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No Need for Speed


Driving along at one mile an hour doesn't always feel as excruciatingly slow as you might think.

Close-up of Crawler-Transporter treads and cabJust ask Bob Myers of United Space Alliance at NASA's Kennedy Space Center in Florida. He's spent more than 20 years helping to drive and care for NASA's two Crawler-Transporters, which have the heavy task of moving the fully-assembled Space Shuttle and its Mobile Launcher Platform (MLP) to the launch pad for flight.

Image to left: In this photo, taken in December 2004, a Crawler-Transporter takes its first road test following the replacement of all its shoes. Credit: NASA/KSC

"When you're walking on the ground, of course, at one mile an hour you can outwalk the Crawler in a heartbeat," explains the Crawler systems engineer. "But when you have 18 million pounds and you're up in the cab and it's moving a mile an hour, it seems fairly fast."

Myers had the honor of driving Space Shuttle Discovery out of the Vehicle Assembly building when the Return to Flight vehicle made its move out to Launch Pad 39B in March.

Only a handful of engineers are certified to drive the gargantuan transporters, and with good reason. The Crawlers can extend from 20 to 26 feet tall and are 131 feet long, 113 feet wide. They weigh six million pounds without the MLP and Space Shuttle stack.

As far as Myers is concerned, driving a vehicle so huge, heavy and downright unusual is nothing like driving a car.

He laughs when he's asked how the Crawlers "handle" on a drive. "How about 'really slow?' " he replies. But he explains that there's really no better way to train for driving a Crawler than through hands-on experience. "It takes some time to learn how to get out on the Crawlerway and learn how to anticipate a turn, to keep the Crawler straight, and learn how it's going to accelerate, decelerate and stop."

"When you have 18 million pounds and you're up in the cab and it's moving a mile an hour, it seems fairly fast."
-- Bob Myers,
    United Space Alliance
Myers' job stretches beyond driving. Crawler engineers and technicians spend much of their time refurbishing and upgrading the tracked vehicles, which were built in the mid-1960s for the Apollo-era Saturn V moon rockets. The Crawlers are still hard at work today, thanks to tender loving care and ongoing maintenance.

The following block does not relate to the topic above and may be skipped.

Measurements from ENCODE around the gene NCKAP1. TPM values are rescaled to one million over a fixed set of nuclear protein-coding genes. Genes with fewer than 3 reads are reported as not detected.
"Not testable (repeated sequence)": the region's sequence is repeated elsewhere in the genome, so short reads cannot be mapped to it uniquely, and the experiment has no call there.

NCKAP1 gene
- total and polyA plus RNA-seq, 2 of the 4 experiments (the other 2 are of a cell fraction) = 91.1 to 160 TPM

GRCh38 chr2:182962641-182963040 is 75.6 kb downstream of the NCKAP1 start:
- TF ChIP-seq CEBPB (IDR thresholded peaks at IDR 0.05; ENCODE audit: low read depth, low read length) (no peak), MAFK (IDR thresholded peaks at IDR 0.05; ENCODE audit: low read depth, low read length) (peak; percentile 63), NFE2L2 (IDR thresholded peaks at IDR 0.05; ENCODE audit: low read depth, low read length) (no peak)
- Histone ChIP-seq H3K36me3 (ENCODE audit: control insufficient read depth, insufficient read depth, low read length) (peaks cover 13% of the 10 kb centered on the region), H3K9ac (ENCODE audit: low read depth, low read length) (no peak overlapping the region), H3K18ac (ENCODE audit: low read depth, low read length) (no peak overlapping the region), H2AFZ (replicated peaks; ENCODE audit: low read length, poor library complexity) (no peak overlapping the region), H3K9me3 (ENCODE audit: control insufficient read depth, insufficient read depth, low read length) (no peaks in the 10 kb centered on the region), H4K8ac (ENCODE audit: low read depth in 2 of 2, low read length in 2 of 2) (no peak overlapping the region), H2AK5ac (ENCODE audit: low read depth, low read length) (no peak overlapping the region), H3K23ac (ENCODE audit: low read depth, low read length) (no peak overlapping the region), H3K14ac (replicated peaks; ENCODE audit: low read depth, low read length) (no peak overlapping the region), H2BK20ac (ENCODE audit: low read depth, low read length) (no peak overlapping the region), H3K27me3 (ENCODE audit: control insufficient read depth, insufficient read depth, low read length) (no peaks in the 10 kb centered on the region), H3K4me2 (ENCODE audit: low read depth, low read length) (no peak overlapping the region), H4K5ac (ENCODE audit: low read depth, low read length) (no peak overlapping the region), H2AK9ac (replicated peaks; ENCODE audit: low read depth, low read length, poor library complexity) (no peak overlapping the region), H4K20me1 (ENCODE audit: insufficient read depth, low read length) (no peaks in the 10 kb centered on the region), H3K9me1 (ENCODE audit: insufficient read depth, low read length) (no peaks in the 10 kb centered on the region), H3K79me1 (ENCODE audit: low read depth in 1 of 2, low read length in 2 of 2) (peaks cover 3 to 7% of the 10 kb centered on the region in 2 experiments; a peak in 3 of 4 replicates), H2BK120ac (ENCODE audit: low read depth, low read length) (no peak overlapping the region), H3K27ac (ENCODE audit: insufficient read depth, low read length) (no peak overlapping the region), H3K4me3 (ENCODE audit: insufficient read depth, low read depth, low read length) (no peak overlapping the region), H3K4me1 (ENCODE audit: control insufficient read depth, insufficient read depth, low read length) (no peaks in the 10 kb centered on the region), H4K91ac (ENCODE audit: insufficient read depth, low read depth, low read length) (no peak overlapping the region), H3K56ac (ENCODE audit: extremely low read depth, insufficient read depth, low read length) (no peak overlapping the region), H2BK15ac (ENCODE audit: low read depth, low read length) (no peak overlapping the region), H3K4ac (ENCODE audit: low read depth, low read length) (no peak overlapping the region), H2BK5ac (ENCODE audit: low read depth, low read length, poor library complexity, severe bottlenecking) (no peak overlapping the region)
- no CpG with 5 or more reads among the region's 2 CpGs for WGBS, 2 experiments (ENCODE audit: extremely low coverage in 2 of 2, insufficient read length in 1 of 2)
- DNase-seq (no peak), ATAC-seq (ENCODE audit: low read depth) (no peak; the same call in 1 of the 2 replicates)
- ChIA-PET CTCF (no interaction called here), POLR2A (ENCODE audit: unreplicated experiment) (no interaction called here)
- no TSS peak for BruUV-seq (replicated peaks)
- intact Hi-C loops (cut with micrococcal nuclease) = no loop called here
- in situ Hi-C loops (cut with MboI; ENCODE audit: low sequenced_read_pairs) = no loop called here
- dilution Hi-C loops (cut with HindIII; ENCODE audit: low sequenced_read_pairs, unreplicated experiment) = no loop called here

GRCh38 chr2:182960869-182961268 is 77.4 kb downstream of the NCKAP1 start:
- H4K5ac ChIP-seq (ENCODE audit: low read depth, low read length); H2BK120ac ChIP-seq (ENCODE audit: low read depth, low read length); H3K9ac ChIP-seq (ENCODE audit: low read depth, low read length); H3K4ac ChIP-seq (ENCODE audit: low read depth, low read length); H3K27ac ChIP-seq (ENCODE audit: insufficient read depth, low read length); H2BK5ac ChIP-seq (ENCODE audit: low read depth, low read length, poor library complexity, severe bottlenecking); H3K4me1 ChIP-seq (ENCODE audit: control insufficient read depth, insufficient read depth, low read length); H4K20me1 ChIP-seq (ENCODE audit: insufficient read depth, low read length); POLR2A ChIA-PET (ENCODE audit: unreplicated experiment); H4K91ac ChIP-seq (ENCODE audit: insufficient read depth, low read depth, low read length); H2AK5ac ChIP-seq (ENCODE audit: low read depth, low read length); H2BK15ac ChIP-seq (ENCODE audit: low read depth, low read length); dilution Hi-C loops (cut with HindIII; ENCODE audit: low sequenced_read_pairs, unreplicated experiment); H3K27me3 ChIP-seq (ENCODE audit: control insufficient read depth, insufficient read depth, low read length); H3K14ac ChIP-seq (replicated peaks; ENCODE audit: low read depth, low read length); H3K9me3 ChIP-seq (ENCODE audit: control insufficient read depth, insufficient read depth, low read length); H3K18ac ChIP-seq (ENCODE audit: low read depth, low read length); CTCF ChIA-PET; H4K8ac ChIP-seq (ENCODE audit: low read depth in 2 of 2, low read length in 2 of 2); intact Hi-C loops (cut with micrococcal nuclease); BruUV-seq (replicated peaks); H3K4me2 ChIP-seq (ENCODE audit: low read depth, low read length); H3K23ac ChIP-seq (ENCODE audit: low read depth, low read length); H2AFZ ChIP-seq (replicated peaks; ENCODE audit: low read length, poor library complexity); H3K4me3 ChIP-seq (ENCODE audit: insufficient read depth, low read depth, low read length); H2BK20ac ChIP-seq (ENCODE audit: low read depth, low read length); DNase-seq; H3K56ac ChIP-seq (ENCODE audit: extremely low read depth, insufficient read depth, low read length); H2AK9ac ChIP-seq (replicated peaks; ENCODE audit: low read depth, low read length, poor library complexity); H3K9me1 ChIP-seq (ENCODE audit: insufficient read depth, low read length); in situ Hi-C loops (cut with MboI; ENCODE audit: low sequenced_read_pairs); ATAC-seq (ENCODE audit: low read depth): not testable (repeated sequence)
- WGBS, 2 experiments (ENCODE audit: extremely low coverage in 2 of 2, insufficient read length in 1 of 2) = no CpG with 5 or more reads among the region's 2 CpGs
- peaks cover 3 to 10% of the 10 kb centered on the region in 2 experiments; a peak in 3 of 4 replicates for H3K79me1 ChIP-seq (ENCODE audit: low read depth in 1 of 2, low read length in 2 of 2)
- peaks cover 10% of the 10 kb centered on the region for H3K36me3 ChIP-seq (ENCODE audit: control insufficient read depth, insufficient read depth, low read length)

In the last two years, the Crawlers have undergone major structural, mechanical and electrical upgrades. New motor control centers run the vehicles' electricity, and improvements to the ventilation system provide a safer environment for the people monitoring the engines and pump rooms. Both crawlers received new treadbelt shoes -- 456 on each vehicle -- and new mufflers to reduce the noise level generated by the engines.

Each Crawler's dual driver cabs were removed and replaced with new ones, complete with hurricane-safe marine windows. The original cab windows weren't up to hurricane code, so whenever a storm threatened Kennedy Space Center, the Crawler's windows were treated just like those on a building: boarded up for safety!

Inside the cab, the driver's console is remarkably simple. A small, red steering wheel occupies the center. Just behind it is the speedometer, ranging only from 0-2 miles per hour. Gauges on the right indicate height, steering angle and the status of the Crawler's Laser Docking System, used in launch pad docking operations. The vehicle's speed is controlled by a knob on the left.

Bob Myers inside Crawler-Transporter cab Image to left: Bob Myers, a crawler systems engineer with United Space Alliance, stands beside the driver's console inside a Crawler-Transporter cab. Credit: NASA/KSC

On the floor, a single pedal activates the air brake. Because standing offers the driver a wider field of view when the Crawler is in motion, the driver's chair has three settings for sitting, leaning and standing.

Myers' fondness for these extraordinary vehicles is obvious. But he says despite their size or the unusual task they're called on to perform, the Crawlers' best-kept secret is their speed -- or lack of it. A Crawler can move even the smallest distance (say, one-eighth of an inch) if it's told to. This precision is critical when it comes to delicate operations such as docking a Space Shuttle and Mobile Launcher Platform at the launch pad.

With Return to Flight on the horizon, Myers has already decided on a special launch viewing area. He'll be on the catwalk of the Crawler.

"That's where we typically watch launches from, the catwalk. And we'll all watch, I'm sure, with great anticipation and our fingers crossed. We want to see a perfect launch, a successful launch. That's what we're here for."

Anna Heiney
NASA's John F. Kennedy Space Center

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